The word whisky comes from uisge beatha, the Gaelic for “water of life” of “frisky water”. Irish whiskey has an “e” in it thanks to marketers a in the last century wanted to distinguish ‘classier’ Irish whiskey from large quantities of Scottish rotgut that was on the market. Oh, how times change. But nevertheless, Scotch is now always spelt whisky.

First of all I should point out the differences between vodka and whisky. Vodka, despite common misperceptions, is not made from potatoes, but can be distilled from anything with sugars that can ferment to produce alcohol. What makes it vodka is that it is distilled to as close as pure alcohol as possible, and is then cut with water. Most of the actual flavor of vodka is more to do with the quality of water that dilutes the spirit than the alcohol itself. Crappy water = crappy vodka.

Scotch is essentially distilled beer, but unlike vodka, but it’s only distilled to a 75% alcohol content, and the final spirit contains ‘impurities’ that give it much of its flavor. The rest of the flavor and character comes from the aging process, or malting process in single malts, but more of that later…

As I said, Scotch whisky is, basically distilled beer from barley grain. The most sophisticated (and interesting) of the Scotch types, in terms of flavor and process, is single malt, and that’s what I’ll mostly be describing here. In single malt whisky, the barley is soaked in water for two or three days (the quality of the water is an important factor in the character of the whisky) and then the grain is spread out allowed to germinate for a week or more – this is the malting process during which many of the starches in the grain transform into a variety of sugars. This stage is time and labor intensive and is skipped in other types of whiskies, but it’s this process that gives single malts much of their complexity. After the germination stage, the grain is dried, and this stage can also add to the flavor of the whisky. Traditionally single malts are dried in a kiln fueled by peat. The more smoke that’s allowed to permeate the gain, the peatier whisky (e.g. malts from the island of Islay are smoked heavily and therefore very peaty). Again this significantly adds to the flavor in single malts, as opposed to other whiskies.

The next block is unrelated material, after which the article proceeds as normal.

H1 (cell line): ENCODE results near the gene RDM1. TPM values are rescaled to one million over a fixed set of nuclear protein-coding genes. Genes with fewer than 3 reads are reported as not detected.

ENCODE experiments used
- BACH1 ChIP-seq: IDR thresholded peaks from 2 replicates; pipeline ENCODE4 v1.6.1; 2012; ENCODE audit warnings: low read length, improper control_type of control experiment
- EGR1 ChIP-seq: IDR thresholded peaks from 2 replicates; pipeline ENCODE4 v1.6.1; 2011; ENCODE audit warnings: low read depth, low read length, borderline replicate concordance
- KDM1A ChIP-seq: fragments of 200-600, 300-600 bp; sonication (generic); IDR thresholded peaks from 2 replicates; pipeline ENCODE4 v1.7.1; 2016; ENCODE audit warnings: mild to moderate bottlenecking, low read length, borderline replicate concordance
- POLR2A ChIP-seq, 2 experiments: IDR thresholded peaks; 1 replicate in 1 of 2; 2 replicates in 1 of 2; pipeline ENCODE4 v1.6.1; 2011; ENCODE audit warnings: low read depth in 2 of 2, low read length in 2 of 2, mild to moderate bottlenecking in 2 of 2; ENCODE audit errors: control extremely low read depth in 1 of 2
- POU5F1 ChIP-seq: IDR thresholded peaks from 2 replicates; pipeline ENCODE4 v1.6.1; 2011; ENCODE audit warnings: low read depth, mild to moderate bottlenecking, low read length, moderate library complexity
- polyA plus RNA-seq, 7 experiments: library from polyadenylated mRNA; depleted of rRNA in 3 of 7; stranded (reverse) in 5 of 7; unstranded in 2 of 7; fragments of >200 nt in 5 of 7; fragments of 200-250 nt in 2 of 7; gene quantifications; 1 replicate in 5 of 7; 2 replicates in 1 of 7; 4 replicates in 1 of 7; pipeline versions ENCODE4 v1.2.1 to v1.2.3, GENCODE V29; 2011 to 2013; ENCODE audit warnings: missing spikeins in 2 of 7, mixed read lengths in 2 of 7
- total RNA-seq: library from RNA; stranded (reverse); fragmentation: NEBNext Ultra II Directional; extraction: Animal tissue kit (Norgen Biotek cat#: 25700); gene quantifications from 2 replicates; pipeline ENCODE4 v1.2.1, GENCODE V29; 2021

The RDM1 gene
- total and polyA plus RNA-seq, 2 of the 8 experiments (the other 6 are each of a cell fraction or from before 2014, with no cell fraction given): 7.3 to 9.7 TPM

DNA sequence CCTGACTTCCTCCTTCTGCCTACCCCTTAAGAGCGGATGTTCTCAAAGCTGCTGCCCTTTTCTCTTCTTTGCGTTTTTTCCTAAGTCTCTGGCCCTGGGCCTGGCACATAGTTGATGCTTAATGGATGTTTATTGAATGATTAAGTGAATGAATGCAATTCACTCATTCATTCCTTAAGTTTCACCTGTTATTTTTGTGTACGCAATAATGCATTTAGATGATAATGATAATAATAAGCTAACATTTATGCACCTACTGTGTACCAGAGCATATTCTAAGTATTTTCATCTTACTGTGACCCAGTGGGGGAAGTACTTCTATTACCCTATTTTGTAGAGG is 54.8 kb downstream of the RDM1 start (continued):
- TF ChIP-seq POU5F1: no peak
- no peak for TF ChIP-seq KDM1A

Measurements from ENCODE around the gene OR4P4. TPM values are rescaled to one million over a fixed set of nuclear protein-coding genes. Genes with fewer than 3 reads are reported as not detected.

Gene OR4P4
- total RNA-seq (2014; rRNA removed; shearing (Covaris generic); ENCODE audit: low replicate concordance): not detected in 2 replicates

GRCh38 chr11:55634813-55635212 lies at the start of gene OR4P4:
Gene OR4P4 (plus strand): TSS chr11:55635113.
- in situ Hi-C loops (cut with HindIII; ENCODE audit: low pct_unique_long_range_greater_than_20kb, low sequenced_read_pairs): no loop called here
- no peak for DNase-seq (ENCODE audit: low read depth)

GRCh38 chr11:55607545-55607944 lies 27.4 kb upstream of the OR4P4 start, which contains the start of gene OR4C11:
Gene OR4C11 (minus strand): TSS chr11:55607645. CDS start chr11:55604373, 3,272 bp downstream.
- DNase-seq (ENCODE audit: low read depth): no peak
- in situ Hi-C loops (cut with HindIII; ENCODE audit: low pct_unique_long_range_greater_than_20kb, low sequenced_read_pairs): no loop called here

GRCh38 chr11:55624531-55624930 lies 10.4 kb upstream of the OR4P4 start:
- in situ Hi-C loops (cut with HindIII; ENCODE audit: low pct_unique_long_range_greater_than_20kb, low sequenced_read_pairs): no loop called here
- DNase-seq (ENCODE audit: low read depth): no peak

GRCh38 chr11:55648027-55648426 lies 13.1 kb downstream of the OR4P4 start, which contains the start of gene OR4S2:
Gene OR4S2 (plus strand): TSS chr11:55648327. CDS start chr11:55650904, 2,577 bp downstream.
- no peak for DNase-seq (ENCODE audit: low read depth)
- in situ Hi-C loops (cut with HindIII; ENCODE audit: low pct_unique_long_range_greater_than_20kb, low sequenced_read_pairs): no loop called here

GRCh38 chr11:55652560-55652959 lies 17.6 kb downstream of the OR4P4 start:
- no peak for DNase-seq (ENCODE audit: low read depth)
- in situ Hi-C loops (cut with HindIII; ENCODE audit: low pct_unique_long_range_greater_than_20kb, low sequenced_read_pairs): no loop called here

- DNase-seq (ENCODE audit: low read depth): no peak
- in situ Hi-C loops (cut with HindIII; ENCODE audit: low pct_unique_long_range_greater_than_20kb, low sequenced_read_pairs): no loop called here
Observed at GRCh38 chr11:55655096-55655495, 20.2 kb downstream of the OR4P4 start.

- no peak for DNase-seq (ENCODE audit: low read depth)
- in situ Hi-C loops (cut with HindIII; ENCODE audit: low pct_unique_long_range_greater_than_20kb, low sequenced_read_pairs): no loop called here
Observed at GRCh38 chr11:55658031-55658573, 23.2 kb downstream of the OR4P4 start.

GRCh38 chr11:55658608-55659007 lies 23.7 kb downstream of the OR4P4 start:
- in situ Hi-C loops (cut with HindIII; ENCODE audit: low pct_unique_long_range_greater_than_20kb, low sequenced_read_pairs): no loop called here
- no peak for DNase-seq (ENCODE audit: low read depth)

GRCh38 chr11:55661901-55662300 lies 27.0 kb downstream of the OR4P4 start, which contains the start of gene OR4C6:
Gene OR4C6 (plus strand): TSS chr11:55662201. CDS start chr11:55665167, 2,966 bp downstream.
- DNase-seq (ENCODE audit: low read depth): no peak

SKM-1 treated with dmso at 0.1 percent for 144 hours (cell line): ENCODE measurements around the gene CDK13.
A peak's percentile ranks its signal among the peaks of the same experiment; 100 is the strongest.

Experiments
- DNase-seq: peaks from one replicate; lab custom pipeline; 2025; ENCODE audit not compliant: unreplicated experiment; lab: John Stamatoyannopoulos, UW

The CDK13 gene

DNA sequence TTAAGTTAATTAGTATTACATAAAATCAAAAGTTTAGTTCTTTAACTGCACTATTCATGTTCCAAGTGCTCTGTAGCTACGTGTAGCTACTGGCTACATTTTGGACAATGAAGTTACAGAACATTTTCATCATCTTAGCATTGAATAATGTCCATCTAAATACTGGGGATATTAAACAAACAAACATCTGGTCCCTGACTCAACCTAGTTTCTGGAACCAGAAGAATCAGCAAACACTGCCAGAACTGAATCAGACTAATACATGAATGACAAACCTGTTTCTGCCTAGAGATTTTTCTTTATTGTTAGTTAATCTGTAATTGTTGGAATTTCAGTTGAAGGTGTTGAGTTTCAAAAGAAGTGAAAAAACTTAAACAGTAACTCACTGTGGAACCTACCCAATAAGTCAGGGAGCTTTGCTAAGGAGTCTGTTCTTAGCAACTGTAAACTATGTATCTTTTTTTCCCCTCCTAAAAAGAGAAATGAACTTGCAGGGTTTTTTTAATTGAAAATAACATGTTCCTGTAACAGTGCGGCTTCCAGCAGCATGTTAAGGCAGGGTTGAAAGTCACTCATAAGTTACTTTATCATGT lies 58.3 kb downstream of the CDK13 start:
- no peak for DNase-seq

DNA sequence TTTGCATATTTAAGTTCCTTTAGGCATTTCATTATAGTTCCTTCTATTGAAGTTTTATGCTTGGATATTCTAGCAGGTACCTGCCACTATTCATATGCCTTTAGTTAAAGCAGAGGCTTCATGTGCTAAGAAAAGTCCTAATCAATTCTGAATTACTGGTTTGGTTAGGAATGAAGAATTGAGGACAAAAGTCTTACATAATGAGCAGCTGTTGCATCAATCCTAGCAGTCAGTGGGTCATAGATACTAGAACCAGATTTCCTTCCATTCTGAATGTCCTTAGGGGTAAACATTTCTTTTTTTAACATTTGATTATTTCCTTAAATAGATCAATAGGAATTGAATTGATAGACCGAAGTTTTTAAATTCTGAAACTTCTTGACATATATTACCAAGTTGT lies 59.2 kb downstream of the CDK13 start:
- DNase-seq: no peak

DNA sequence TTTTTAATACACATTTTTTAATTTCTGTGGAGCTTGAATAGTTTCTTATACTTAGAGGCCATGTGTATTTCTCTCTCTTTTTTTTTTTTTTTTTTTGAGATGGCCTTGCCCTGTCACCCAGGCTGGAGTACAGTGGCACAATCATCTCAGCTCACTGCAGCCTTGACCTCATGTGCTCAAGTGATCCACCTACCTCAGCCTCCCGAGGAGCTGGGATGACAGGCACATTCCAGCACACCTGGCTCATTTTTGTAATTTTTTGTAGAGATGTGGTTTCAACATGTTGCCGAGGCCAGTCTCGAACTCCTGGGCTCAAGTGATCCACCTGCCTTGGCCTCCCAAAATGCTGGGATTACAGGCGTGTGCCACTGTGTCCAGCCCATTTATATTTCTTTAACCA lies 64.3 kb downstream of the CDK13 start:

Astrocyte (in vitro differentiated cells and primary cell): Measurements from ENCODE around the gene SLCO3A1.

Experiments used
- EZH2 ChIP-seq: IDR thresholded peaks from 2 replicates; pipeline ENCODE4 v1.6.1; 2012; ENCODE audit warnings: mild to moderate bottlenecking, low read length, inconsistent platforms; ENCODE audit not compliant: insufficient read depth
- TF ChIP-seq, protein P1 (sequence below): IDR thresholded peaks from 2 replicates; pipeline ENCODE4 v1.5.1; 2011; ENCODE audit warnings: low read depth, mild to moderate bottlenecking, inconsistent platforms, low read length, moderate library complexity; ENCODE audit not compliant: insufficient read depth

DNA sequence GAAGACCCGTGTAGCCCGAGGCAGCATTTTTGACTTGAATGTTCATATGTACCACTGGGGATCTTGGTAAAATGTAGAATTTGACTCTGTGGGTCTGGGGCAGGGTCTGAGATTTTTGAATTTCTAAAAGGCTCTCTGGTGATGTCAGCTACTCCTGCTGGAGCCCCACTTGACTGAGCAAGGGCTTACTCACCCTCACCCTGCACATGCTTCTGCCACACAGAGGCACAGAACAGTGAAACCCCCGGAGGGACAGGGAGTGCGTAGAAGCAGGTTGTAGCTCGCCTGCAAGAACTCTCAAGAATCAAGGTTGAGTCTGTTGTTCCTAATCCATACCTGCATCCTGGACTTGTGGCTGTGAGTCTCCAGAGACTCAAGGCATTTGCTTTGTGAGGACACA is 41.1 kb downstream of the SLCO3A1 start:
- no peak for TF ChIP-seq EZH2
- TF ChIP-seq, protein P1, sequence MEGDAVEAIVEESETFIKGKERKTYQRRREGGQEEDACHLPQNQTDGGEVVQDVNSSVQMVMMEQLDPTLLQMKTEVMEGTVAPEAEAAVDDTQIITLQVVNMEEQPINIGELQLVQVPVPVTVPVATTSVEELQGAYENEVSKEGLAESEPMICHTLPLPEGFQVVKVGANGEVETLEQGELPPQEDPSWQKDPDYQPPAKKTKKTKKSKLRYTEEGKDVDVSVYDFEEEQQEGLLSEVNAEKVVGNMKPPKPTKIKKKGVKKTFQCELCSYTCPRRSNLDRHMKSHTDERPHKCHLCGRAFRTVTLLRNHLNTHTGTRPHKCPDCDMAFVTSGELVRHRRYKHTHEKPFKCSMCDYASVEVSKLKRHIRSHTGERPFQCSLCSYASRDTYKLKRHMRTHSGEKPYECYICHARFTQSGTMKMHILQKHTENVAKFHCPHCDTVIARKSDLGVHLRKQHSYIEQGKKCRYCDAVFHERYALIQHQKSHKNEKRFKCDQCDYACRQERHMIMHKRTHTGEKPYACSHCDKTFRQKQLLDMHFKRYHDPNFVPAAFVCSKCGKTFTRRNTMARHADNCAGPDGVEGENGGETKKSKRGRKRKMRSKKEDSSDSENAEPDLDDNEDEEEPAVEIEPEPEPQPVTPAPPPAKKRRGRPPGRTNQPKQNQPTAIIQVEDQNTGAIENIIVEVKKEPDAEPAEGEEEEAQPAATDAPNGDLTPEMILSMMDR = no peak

The grain is then ground up into grist and poured into a large barrel or mash tun to which water is added (again the type of water is important, and the chemical composition of the water source is important in the final flavor of the whisky). The sugars in the grain dissolve in the water and the sugary liquid, or wort is drained off. More water is added to the grist, and wort drawn off. The number of times this happens is variable and is distillery-specific.

The liquid is then has yeast added and fermentation starts on the wash as the liquid is now called. The wash is fermented for about 2 days, with a final alcohol content of about 7-8%.
Now comes the distilling. For single malts, a ‘pot’ still is used (which looks like a big copper Hershey’s kiss) and the liquid is distilled in batches. This again is distinctive from other whiskies where distillation is continuous (in a so called Coffey still), a process which is faster and not so labor intensive.

The first distillation (referred to as the low wines; 20-25% alcohol) is taken off and distilled again (to become 75% alcohol). From this second distillate the first part (foreshot) and end part (feints) are returned to a batch the low wine for re-distilling, as they contain some noxious impurities. The middle cut or spirit is drawn off, and will be used for the whisky itself. The decision when to ‘ cut’ is partly automated, but some distilleries rely on a still man who makes their decision based on experience, and partly magic.

The spirit is then placed in casks to age. The location for aging is important as it can affect the flavor – for example the salty sea air of Laphroaig distillery gives their whisky a distinct iodine/hospital smell (that’s due to a high iodine concentration in aerosolized sea salt that permeate the casks).

For single malts the casks are charred oak bourbon barrels imported from the US (under US law bourbon barrels can only be used once). During the aging process the spirit reacts with the oak barrels, going from a clear to a golden color. The longer the spirit is aged, usually the deeper the color (and the mellower and less harsh the taste). For some brands, the spirit is transferred to a sherry, port, wine, or madeira cask to ‘finish’ (usually for two years) and again it picks up some subtle flavoring due to reactions with the wine infused cask wood.